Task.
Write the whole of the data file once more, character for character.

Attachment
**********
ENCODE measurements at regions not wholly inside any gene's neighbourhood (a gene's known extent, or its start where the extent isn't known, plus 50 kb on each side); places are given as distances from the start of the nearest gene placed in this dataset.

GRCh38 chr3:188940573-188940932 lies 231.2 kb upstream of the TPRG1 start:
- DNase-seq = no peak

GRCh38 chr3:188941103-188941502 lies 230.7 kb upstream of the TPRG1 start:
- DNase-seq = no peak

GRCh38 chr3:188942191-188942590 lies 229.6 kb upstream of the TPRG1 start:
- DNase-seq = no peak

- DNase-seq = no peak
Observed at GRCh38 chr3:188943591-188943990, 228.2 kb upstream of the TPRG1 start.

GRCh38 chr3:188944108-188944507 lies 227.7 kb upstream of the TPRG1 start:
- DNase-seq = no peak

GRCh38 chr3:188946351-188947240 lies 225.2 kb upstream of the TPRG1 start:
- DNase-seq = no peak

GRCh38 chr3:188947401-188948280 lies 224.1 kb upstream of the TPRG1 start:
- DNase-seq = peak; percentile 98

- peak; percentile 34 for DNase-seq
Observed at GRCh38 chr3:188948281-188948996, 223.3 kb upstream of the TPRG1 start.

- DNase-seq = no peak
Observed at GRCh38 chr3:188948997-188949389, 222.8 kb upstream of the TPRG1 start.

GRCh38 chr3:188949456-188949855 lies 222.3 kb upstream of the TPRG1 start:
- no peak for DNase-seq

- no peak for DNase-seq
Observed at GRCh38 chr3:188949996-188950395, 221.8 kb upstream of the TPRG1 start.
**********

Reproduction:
ENCODE measurements at regions not wholly inside any gene's neighbourhood (a gene's known extent, or its start where the extent isn't known, plus 50 kb on each side); places are given as distances from the start of the nearest gene placed in this dataset.

GRCh38 chr3:188940573-188940932 lies 231.2 kb upstream of the TPRG1 start:
- DNase-seq = no peak

GRCh38 chr3:188941103-188941502 lies 230.7 kb upstream of the TPRG1 start:
- DNase-seq = no peak

GRCh38 chr3:188942191-188942590 lies 229.6 kb upstream of the TPRG1 start:
- DNase-seq = no peak

- DNase-seq = no peak
Observed at GRCh38 chr3:188943591-188943990, 228.2 kb upstream of the TPRG1 start.

GRCh38 chr3:188944108-188944507 lies 227.7 kb upstream of the TPRG1 start:
- DNase-seq = no peak

GRCh38 chr3:188946351-188947240 lies 225.2 kb upstream of the TPRG1 start:
- DNase-seq = no peak

GRCh38 chr3:188947401-188948280 lies 224.1 kb upstream of the TPRG1 start:
- DNase-seq = peak; percentile 98

- peak; percentile 34 for DNase-seq
Observed at GRCh38 chr3:188948281-188948996, 223.3 kb upstream of the TPRG1 start.

- DNase-seq = no peak
Observed at GRCh38 chr3:188948997-188949389, 222.8 kb upstream of the TPRG1 start.

GRCh38 chr3:188949456-188949855 lies 222.3 kb upstream of the TPRG1 start:
- no peak for DNase-seq

- no peak for DNase-seq
Observed at GRCh38 chr3:188949996-188950395, 221.8 kb upstream of the TPRG1 start.